A diagnosis of breast cancer is scary, eye-opening, frustrating, and challenging, and if we allow it to be, it’s a powerful teacher.
This month as I approach the 12-year anniversary since my first diagnosis of breast cancer, I reflect on all the lessons I’ve learned along the way…so far.
It’s true that time can lessen the intensity of the fear and trauma of a diagnosis and treatment, but one thing I’ve learned for myself and witnessed in others is that real transformation comes from having the willingness to do the work of being open to change.
But in order to stay in that space, the ability to trust yourself is essential.
When a diagnosis seems to sever the relationship between you and your body, and being in the medical system leaves you feeling at the mercy of other people’s decisions, learning to trust in yourself can be harder than ever.
In this episode, I’ll share my own struggle to trust my intuition, and I’ll share some insights that will hopefully lead you back to believing in yourself as the expert on you.
Read the full transcript below:
Laura Lummer 00:00
You're listening to the breast cancer recovery coach podcast. I'm your host, Laura Lummer. I'm a Certified Life health and nutrition coach, and I'm also a breast cancer thriver. If you're trying to figure out how to move past the trauma and the emotional toll of breast cancer, you've come to the right place. In this podcast, I will give you the tools and the insights to create a life that's even better than before breast cancer. Well, let's get started.
Laura Lummer 00:32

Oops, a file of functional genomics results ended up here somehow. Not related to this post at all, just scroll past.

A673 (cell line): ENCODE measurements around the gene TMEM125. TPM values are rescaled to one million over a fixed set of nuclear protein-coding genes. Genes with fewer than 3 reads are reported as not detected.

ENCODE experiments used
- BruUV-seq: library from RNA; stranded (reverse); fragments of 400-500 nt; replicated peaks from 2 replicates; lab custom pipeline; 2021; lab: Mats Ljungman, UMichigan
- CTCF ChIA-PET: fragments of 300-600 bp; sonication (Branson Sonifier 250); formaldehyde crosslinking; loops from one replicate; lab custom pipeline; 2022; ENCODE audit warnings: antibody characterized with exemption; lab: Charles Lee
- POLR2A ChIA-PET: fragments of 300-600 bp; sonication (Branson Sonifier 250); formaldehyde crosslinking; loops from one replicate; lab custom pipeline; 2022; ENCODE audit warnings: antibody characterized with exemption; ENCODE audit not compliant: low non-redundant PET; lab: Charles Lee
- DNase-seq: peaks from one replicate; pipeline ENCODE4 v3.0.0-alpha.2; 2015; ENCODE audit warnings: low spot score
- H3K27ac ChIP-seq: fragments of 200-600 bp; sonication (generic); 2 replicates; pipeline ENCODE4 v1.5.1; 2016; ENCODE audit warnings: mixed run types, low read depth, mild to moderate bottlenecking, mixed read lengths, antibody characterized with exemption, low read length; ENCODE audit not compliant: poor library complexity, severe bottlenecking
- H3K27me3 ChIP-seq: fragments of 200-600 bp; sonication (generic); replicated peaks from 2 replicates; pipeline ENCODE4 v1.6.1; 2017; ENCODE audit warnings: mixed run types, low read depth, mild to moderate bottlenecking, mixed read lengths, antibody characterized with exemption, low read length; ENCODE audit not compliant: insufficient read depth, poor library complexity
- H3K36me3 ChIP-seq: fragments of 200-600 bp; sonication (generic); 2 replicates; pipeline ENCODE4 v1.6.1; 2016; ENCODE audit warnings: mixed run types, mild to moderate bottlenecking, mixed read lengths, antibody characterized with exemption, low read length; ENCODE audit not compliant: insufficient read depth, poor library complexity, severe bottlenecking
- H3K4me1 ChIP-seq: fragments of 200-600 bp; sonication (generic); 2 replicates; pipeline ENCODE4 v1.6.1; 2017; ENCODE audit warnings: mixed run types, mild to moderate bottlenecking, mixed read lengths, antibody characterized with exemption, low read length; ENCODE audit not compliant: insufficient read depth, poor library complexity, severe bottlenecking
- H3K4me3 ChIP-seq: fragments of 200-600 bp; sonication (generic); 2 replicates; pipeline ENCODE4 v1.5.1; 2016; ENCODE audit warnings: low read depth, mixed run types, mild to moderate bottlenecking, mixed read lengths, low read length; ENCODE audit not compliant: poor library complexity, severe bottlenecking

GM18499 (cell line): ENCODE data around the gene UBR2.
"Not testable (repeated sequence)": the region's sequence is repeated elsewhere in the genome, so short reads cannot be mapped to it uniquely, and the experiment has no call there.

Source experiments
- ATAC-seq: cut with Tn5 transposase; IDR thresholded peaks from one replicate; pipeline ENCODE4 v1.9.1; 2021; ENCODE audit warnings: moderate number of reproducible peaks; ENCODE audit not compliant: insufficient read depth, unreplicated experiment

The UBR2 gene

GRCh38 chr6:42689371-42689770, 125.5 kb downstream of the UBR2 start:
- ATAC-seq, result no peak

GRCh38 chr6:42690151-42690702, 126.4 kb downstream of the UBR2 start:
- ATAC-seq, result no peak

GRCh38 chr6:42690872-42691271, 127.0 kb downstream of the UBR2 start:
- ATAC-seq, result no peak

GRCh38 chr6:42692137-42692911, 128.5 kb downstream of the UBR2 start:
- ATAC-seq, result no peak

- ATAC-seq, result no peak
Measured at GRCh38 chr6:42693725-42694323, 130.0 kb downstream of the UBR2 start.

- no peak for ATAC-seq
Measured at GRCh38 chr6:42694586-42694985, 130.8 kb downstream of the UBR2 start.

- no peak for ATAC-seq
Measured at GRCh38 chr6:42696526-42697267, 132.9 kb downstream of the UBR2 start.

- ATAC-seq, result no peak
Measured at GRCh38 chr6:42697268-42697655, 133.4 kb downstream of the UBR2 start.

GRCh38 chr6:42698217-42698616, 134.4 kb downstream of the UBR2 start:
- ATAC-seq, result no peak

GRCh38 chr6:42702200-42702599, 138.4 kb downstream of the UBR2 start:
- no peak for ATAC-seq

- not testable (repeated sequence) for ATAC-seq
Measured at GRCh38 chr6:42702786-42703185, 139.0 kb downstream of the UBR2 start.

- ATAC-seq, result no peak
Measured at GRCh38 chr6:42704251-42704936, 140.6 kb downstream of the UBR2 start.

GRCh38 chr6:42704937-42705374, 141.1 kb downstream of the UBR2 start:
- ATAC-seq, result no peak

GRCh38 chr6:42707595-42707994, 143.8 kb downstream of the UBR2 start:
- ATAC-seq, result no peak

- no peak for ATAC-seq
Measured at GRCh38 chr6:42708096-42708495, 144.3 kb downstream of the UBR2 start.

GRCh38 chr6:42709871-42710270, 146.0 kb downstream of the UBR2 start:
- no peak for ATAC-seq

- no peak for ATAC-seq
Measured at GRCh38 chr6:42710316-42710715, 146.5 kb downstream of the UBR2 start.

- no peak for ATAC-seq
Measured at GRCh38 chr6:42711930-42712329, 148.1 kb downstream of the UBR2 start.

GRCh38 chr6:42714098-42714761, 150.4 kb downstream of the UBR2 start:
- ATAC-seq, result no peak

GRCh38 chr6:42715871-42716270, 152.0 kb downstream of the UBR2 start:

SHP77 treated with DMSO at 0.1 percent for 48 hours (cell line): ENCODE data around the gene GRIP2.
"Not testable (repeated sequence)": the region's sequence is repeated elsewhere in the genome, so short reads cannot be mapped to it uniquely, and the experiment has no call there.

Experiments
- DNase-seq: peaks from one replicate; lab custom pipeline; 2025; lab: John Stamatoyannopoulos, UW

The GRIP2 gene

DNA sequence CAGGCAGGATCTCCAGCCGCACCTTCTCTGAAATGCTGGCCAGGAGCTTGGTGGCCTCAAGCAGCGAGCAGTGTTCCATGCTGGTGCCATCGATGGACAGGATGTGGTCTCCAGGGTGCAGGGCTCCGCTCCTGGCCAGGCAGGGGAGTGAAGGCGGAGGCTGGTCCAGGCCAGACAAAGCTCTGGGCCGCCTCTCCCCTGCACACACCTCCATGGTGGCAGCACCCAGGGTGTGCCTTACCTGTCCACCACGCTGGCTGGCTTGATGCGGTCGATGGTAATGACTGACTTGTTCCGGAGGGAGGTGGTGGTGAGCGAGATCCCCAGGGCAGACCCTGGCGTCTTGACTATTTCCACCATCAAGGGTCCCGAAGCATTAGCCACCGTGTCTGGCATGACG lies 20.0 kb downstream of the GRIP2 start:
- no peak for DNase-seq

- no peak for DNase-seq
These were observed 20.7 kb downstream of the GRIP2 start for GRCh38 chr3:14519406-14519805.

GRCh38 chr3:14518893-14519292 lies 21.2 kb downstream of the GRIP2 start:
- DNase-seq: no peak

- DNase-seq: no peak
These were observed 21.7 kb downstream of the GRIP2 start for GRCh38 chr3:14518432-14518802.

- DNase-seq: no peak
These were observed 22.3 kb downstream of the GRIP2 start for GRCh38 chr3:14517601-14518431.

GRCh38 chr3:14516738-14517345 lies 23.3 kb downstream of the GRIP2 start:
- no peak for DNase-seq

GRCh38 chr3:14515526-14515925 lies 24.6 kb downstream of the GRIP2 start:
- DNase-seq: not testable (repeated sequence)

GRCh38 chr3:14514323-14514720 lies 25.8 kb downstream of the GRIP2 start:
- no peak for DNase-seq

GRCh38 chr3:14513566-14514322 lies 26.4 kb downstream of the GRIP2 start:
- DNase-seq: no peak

Hello, hello, welcome to episode number 258 of the breast cancer recovery coach podcast. I'm your host, Laura Lummer. And this is a pretty big deal for me this podcast this episode, because this month, the month of July is a pretty big deal. The month of July is when I initially was diagnosed with breast cancer in 2011. It was the morning of July 3 that I woke up, realized I didn't have to get up because it was an extended holiday. And in fact, the days fell exactly as they did this year and 2023 were the fourth of July was on a Tuesday. And so it was an extended holiday I was off Monday and Tuesday, I woke up realized I didn't have to get up and go to work, rolled back over and bed and as my arm fell across my chest and landed across my breast and I felt the lump. And I knew I knew when I felt that lump, something was very wrong. And it was a holiday the next day. So July 5, I was at my doctor's office. And that's when the whole wheels started turning. That's when we started doing all the diagnostics and I had my diagnosis on July 11. Now, I think you'll probably agree with me that once we have a diagnosis of breast cancer, there are some dates that we just don't forget. And hearing that diagnosis, I think is one of those dates. And then they may shift for everyone. I remember the dates that I was diagnosed, obviously, and I remember the dates of my surgeries. But I don't remember the day I started chemotherapy. I do remember the day that I ended chemotherapy, that was a really big deal. That was a major celebration. So I think that this is just such a huge, impactful events that we go through in life, that for each of us, that may be different dates that stand out to you. But there are just things that when they come up after going through this, they bring up emotion, they bring up thoughts and reflections. And I think rightfully so, I really enjoy taking this time in July and reflecting back on how much my life has changed on how much has shifted since having a cancer diagnosis. And it's interesting. It's not that my life is different because I had cancer. But because I had the cancer diagnosis, I made a decision to change my life. I made a decision that there were some things in my life that were not working. And that I needed to be able to live in a way that was very true to myself. I struggled a long time to figure that way out. It was not an easy road. And there were many, many challenges. So we can look at a cancer diagnosis. And I think sometimes people say, you know, it was such a blessing that I had cancer because so much good came from it. Well, I do believe that because I had that diagnosis, I have created a tremendous amount of great stuff in my life. Because it inspired me to think differently, and to put the energy and the work into making those changes that need to be done. There were a lot of challenges along the way, going through cancer going through cancer treatment is not easy. It's not easy, emotionally, physically, financially, spiritually, mentally. It's challenging. It challenges our relationships and challenges, the very fiber of everything we do in life. But if we rise up to that if we're willing to feel the intense discomfort of those challenges, and we're still willing to believe in ourselves, and we're still willing to be open to making change and find the support we need to make that change. Then I believe yes, we can have a completely different life and that's a result of this Wake Up Call of cancer. It's this diagnosis that says we'll wake up what is happening. Is this the life I want to be living. Some of it yes, some of it. No, all of it. Yes, all of it. No, it's just a great time for reflection. And for me, the anniversary of that diagnosis is also a great time of reflection. I really do use this month and look back and think am I living the life I want to live right now. Am I doing the things I want to do? If not why? When thinking that's holding me back from doing the things that I want to do from achieving my goals from going on my adventures? What, if anything is stopping me? And what do I want to change? What do I need to get better at? What do I want to get better at? What do I want to leave behind what I want to take forward into my next anniversary year? I know people, a lot of people do that personal inventory on New Year's Day or a New Year's Eve a lot of times, and I guess for me, it's this cancer anniversary, the diagnosis anniversary is kinda like New Year, it's like, wow, I made it another year, 12 years. And for the initial diagnosis, two and a half years in from the stage for diagnosis, I'm still here, I'm still going, I still have goals, I still have dreams, and I still plan on achieving all of them. So I thought for this month for the podcast in celebration of that. And hopefully so for some inspiration out there. For those of you listening, I just wanted to share some of the biggest lessons that I've learned over this 12 years. And it's really hard to decide on what those lessons were because as I reflected back on so much change that has occurred in that time, it's difficult to pick out the most powerful lessons because there's so many and because I continue every single day to learn. It's amazing to me, when I look at my life, how much of my life now is invested truly invested in self reflection and introspection. And I do that to be Gosh, aware and on top of and making sure that I always keep life as my priority. That sounds kind of weird, because of course you're living and it's important to live, but I mean, enjoying my life and creating my life. And realizing that I'm no different than any other human being in this world. No one knows when their last day on this planet is going to be and I'm no different. It doesn't matter that I have active disease or not. I'm no different. But the difference is, it's very real for me like I get it right. Many people if they haven't had a diagnosis, if you're not living with something, you may not get it at this deep level that hey, time for real is tentative people time, you never know how much you have left. So for me when I say I do a lot of introspection and invest a lot of time into really thinking about and working on my life because I want it to be everything every day. Is this the day I want to live today. And if that day that I want to live today is out walking on the beach or creating a new program or coaching people or taking time off to watch Netflix. I don't know. But is this what I really want to be doing? Am I living life intentionally? And that has become a real priority for me? Am I 100% present in the decisions that I'm making in the actions that I'm taking? And if not, why not? Why am I not choosing to show up? 100%? What's going on there? Is this something I really want? Is this something I just believe I want for some other reason. And so I think being very intentional about evaluating the things I do and don't do, sometimes the things I say I want to do, but I'm not doing them Why Why am I not taking action? These kinds of things are really important for me. And I think recognizing these anniversaries helps to keep that top of mind for me as well. So going back to wanting to share some of the most powerful lessons. I wanted to start off with what I believe is cashed. I don't know if I would say it's the single number one. But it sure is really important for a strong foundation for building and living the life you want. And you know, my slogan for building a life that is better than before breast cancer. And I really believe that that thing is to learn to trust and love yourself. We have to learn to trust ourselves to believe in ourselves, to value ourselves. And as I've gone through this journey and my own personal evolution, and been so frigging honored to be able to support and guide so many other amazing women as they go through their own evolution and their own transformation. I see over and over again, that so many of us it's very common to the women I work with and to what I've seen that we've held back on who we are, you know who you really want to be. I think that there's a lot of adherence to social expectations that goes on in life all around life. But as we're looking at how do I create a life that's better than before I got a cancer diagnosis. How do I make sure I'm living my most authentic life? I really truly believe that comes down to believing in yourself. You've got to allow yourself have to trust yourself. You know, we say go with your gut, leave in your gut, listen to your intuition. And in fact, in Kelly Turner's radical remission, trusting your intuition is one of the 10 healing factors that she teaches in radical remission. And I believe so strongly that that is a critical and important way of building a better life for yourself. Because our intuition speaks to us on so many levels. It's not just with treatments. And you know, recently in my personal experience, I recently had that happen, where my oncologist wanted me to go and do this test. And boy, from the minute he said, I want you to go do this, it didn't feel right to me, I don't know exactly why. And I didn't want to go into the details of what the test rating was, but it was just this feeling of I don't need that, you know, and I don't need to expose my body to what my body will be exposed to, to go through that. And it just was really deep in me. And yet, yet, knowing that I found myself feeling compelled, I have to do this, right, my doctor said, You've got to make this appointment. And I found myself making the call to set up the appointment. And as I was making the call, I was thinking, I don't want to do this. And I hung up the phone after scheduling the appointment. And I said to my husband, you know what, I just scheduled that. And I don't want to do it. Everything inside of me is saying don't do that right now. And it's not that it's some major harmful thing. You know, it's not like a million IV chemotherapy or something like that. It's just a diagnostic, but a diagnostic that would expose me to radiation. And it just didn't feel right and necessary. And so I called back and I canceled that appointment. And I felt really good about it. But it was just interesting to see this deep, deep seated beliefs that we have, for me, you know, I'm 59 years old. So in my generation, we were raised to have a tremendous respect for authority. And I don't think that's uncommon out there. And I think especially in the medical field, that we put a lot of trust and belief into our physicians, and there's nothing wrong with that. I mean, I want everybody to have a physician that they can trust. But you know, you better than anyone else, you are the expert on you. So as we go through life, not just a medical treatment, but through life, can we learn to trust ourselves, when our instincts say, This isn't right? This isn't the right thing for you right now? Do we listen? Or do we talk ourselves out of it? When it comes to careers, when it comes to businesses, when it comes to relationships? When it comes to travel, when it comes to medical decisions, when it comes to food, all of it? Do we learn to listen and trust ourselves? Why do we resist trusting ourselves so much. And it's so important for us to be able to make informed decisions, right to look outside of us make informed decisions, but then trust ourselves, to look inside for answers, and trust ourselves and have our own back. So often, when I'm coaching people, I'll hear them be and just this tremendous amount of fear in this frozen space and saying, but what if I'm wrong. And the bottom line is you won't know you're wrong until you're wrong. Right? We have to trust ourselves. And we have to know that sometimes we may make a wrong decision. But I think that more often than not, if you really sit with yourself, and you've done the work to get to know yourself, and inside you everything is screaming, don't do that. I think that's really going to be the wrong decision. You know, that's it's been my experience that when I look back on those times, and decisions made from that place, that I often look back and say, Wow, I'm so glad I did it that way. I knew it. And when I go against that, when I don't allow myself to trust myself when I go with a condition belief that I'm supposed to trust someone else more than me, again, without fail, I look back and say I knew it. I knew that wasn't right for me, and I did it anyway. And I think that learning to recognize what that feels like in your body. So for me for the example I shared with you when I when I heard I want you to go do this. Gosh, there was just a tightening in my gut. There was just almost like a nausea like, This isn't good. This feels like that made me feel kind of sick. And when I was on that phone call making that appointment, same feeling. I noticed my body feels constricted and a little bit on the edge of non zoom. I don't know what that is. But I know it's saying to me, this doesn't feel right. And so I made a decision to do it didn't feel right. And we have to really start learning what does that feel like? How does my body give me signals? I love the book by Gabor monta when the body says no. And I think it's so important that we learn to listen to our bodies, because our bodies will say no in subtle ways, like the ones I just shared with you. And when we don't listen, they'll say no, and louder, and louder and louder ways. And sometimes those ways don't end well for us. So learning to really trust ourselves to listen, when it comes to big decisions in life, when it comes to that feeling in your heart, or your gut, or wherever in your throat. It says, this needs to be said, this needs to be heard. This is something I need to pursue, that we allow ourselves to believe in ourselves and trust ourselves, instead of comparing what's coming from inside of us a need that's coming from inside of us to a belief that's out there in society that says no, that's not the right way to do it. You should do it a different way. And we've got to learn to have our own backs in that way that we learn to trust and believe and love ourselves. And even if we find that we listen to ourselves, we made a decision, we took a risk, we made a change, we did something and it didn't end maybe the way we wanted it to that we have our own back, that we don't beat ourselves up for it, that we say I made the best decision I could with the information I had, and with the way that I felt about it, and be okay with that trust and love ourselves enough to be okay with it. And you know, people say, well, it could have gone differently if I had gone a different way. Well, we don't know that though. Because he didn't go that way. We go the way that we feel is right for us in our hearts. We trust ourselves in this life. And then we see what happens. And we adjust along the way we make adjustments as we go. When I think now about the things that I have done and the ways that I have adjusted my life just since 2020. When I was diagnosed with stage four breast cancer, there have been a lot of adjustments. There have been a lot of decisions, both lifestyle decisions, things that I have decided to do, and treatment decisions. And maybe in that moment, when I was diagnosed, I thought this is the way things are going to look. But then as I move forward and took steps towards them, had to go a little bit this way and a little bit that way. And little by little learn what was working best for me instead of holding myself to that idea that I had in the beginning that that's the way it should look. Right? We've got to let go of the shoulds. And the it's supposed to go this way, and allow ourselves to be in the moment trusting ourselves in the flow of life going you know what, yesterday, I thought that that thing might have been right for me. But today yeah, that's not right for me. And I don't think we have to live on five and 10 and 20 year models of what life should be I think it's cool to have those kind of goals and to say in five years from now, here's where I'd like to be in 10 years from now, here's where I'd like to be. But let's see, and let meat that's not written in stone. Let me adjust that as I go along. And I think that when we're endeavoring to create our very best life, to live our very best life, that that has to mean taking the best care of ourselves that we possibly can, loving ourselves like, we would love the person who is close to us in our life loving herself as the princess as the Queen as the way we deserve right fully and wholly, we have got to extend that love to ourselves, that belief in ourselves, so that others love us in that way that we deserve. And that means with whole heart without judgment and with trust, even when there's doubt, because remember, we never know anything 100% We can't I mean, I don't I guess maybe if we went to like, what is the Long Island Medium or something who would feel more confident, but I'm not a medium. So we do the best we can we trust ourselves. And if there's that little niggling doubt, we say, well, yeah, of course, there's going to be doubt because I don't know with 100% certainty in the future. But do I trust and love myself enough to say it's normal to have doubt? But boy, I feel good about this decision. And I'm gonna have my back no matter what happens. I'm going to trust myself. I believe in my ability to start this business to start this protocol to change the way that I'm feeding myself to change the doctor because this one doesn't feel good to me. It's okay to have a little bit of reservations when we make big important decisions in our life, as long as we are committed to trusting ourselves to having our own back because if we don't, if we're not committed And what we do is we hang on to that doubt. And then every step of the way when something doesn't go exactly as planned, which it never will, because that's just not how life works, then we go back to the doubt and clinging to the doubt. And that's the position where we can go back to trusting ourselves, do we choose to trust and put our energy and our beliefs and our intention and our time into trust? Or do we put it into doubt, we get to choose every step of the way we get to choose. And I say, choose trust, but bring doubt along with you. Because it's okay. And it's actually good. We wouldn't be making changes throughout life, we wouldn't say, I'm going to go with this treatment plan. And you know what, I'm going to switch it up a little bit over here if we didn't feel some kind of doubt. And if we didn't allow our doubt, to be valid, and to be important, but behind it, when we look at it, when we feel the doubt when we examine the doubt, if we trust ourselves, then we love ourselves, we hold our own hand. I sound like a Miley Cyrus on a song right now. And we move forward. And we keep moving forward. And we keep moving forward with as much trust and belief in ourself as we have every step of the way to build the best life, the life we want to become the person we are inside. You know, becoming us doesn't mean like recreating this whole new person, it means casting off all of the things that suppressed you throughout your life, and allowing you to be the beautiful person you are allowing your beautiful voice to be heard. Allowing yourself to pursue your own passions, doesn't mean make something new, make it up be be this person you've never heard of, but allow what is already in you to wake up and to be seen, and to not be suppressed by other people's thoughts and ideas that we've adopted to fit into some mold. So I guess if I had to start off with one thing, that's going to be it, it's going to be learn to trust and love yourself. Put a lot of energy into that. Know that you know yourself better than anyone else. Know that at the end of the day, this is your life, and you're the one that's accountable for it. You're the one that gets to make the choices. You're the one that gets to celebrate the wins. You're the one that gets to suffer the consequences. And although some of those consequences may be difficult, at the end of the day, if you love yourself, you won't be wallowing in judgment, self pity, resentment, regret, but you'll just be patting yourself on the back and saying I'm doing the best I can and I'm figuring it out along the way. All right, life lesson from cancer diagnosis number one. And I'll be back next week with another life lesson from 12 years of surviving cancer and I hope that you'll join me for that one as well. Until then have some faith in yourself and be good to yourself. Take care.